Subject The article examines the effective income tax rate as an aspect of the tax burden borne by business. Objectives The research verifies hypothesis on a reduction in the effective income tax rate in Europe and Russia and differentiation of the indicators across businesses in terms of their size and types of activity. Methods As part of research, I compute the effective income tax rates, referring to financial statements of Bureau van Dijk Amadeus and SPARK. Conducting the comparative analysis of business taxes in the sample of countries, I assessed descriptive statistics, such as the average, standard squared root deviation, variance coefficient and growth rate in order to verify the hypothesis stating that effective tax rates follow certain patterns, values are relatively homogeneous across businesses notwithstanding its specifics and size Results I debunked the hypothesis of the declining trend in the effective income tax rate. Reviewing the tax burden in terms of business size, the differentiated effective tax rate hypothesis were tested. Small businesses in Russia were noted to bear a serious tax burden as compared with other countries of Europe, where higher effective rates of income tax apply to large businesses. Computations did not corroborated the assumption that the tax burden may have the sectoral specifics and distinctions. Conclusions and Relevance The findings can raise an alert concerning the high tax burden of small businesses in Russia by providing benchmarks of business taxes in other advanced economies. The findings can be used to describe national taxation models.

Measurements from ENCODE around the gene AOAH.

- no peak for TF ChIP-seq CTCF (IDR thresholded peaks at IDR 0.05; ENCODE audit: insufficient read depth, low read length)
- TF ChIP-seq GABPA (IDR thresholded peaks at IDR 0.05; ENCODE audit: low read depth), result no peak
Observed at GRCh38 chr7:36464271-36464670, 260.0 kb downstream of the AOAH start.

Keywords: effective tax rate, tax burden, income tax, business taxation
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